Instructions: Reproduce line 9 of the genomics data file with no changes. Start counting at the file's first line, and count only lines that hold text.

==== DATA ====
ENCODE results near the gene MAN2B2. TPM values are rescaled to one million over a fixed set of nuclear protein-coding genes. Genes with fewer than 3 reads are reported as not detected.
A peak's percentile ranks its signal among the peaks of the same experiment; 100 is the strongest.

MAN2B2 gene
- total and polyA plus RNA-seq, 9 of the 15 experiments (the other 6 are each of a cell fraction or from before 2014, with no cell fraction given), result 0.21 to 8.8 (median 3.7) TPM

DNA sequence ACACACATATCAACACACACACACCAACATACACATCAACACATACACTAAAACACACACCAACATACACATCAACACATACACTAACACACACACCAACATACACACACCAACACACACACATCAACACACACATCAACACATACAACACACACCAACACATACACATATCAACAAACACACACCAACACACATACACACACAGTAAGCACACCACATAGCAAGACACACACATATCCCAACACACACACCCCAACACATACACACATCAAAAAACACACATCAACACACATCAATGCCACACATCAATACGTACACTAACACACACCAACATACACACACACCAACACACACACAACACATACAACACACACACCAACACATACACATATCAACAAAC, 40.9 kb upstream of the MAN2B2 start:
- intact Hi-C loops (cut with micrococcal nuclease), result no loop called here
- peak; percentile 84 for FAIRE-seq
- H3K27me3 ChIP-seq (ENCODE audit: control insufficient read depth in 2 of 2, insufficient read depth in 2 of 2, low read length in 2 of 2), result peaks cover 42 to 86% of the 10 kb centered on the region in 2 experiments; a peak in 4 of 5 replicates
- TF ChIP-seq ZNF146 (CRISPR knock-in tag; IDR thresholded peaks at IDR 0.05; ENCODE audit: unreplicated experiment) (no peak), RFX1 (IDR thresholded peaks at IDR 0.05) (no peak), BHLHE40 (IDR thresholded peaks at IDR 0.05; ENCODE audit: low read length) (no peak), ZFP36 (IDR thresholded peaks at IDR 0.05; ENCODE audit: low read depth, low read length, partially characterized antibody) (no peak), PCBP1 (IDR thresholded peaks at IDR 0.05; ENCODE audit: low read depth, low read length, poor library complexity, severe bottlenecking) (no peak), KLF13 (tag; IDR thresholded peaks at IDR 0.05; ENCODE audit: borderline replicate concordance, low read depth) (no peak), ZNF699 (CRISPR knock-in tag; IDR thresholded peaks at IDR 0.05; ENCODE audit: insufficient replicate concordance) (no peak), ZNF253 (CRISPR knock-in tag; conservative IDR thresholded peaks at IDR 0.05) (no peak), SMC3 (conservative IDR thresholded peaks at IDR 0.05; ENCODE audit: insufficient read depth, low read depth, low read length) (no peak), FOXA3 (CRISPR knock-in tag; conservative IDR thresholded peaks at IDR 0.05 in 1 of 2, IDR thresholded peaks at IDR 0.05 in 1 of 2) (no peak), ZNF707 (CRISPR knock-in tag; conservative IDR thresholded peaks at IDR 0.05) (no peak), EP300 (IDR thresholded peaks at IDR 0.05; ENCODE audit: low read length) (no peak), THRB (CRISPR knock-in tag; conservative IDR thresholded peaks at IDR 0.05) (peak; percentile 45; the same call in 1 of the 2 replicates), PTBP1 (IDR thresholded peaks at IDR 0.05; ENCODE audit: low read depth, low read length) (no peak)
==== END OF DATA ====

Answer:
- TF ChIP-seq ZNF146 (CRISPR knock-in tag; IDR thresholded peaks at IDR 0.05; ENCODE audit: unreplicated experiment) (no peak), RFX1 (IDR thresholded peaks at IDR 0.05) (no peak), BHLHE40 (IDR thresholded peaks at IDR 0.05; ENCODE audit: low read length) (no peak), ZFP36 (IDR thresholded peaks at IDR 0.05; ENCODE audit: low read depth, low read length, partially characterized antibody) (no peak), PCBP1 (IDR thresholded peaks at IDR 0.05; ENCODE audit: low read depth, low read length, poor library complexity, severe bottlenecking) (no peak), KLF13 (tag; IDR thresholded peaks at IDR 0.05; ENCODE audit: borderline replicate concordance, low read depth) (no peak), ZNF699 (CRISPR knock-in tag; IDR thresholded peaks at IDR 0.05; ENCODE audit: insufficient replicate concordance) (no peak), ZNF253 (CRISPR knock-in tag; conservative IDR thresholded peaks at IDR 0.05) (no peak), SMC3 (conservative IDR thresholded peaks at IDR 0.05; ENCODE audit: insufficient read depth, low read depth, low read length) (no peak), FOXA3 (CRISPR knock-in tag; conservative IDR thresholded peaks at IDR 0.05 in 1 of 2, IDR thresholded peaks at IDR 0.05 in 1 of 2) (no peak), ZNF707 (CRISPR knock-in tag; conservative IDR thresholded peaks at IDR 0.05) (no peak), EP300 (IDR thresholded peaks at IDR 0.05; ENCODE audit: low read length) (no peak), THRB (CRISPR knock-in tag; conservative IDR thresholded peaks at IDR 0.05) (peak; percentile 45; the same call in 1 of the 2 replicates), PTBP1 (IDR thresholded peaks at IDR 0.05; ENCODE audit: low read depth, low read length) (no peak)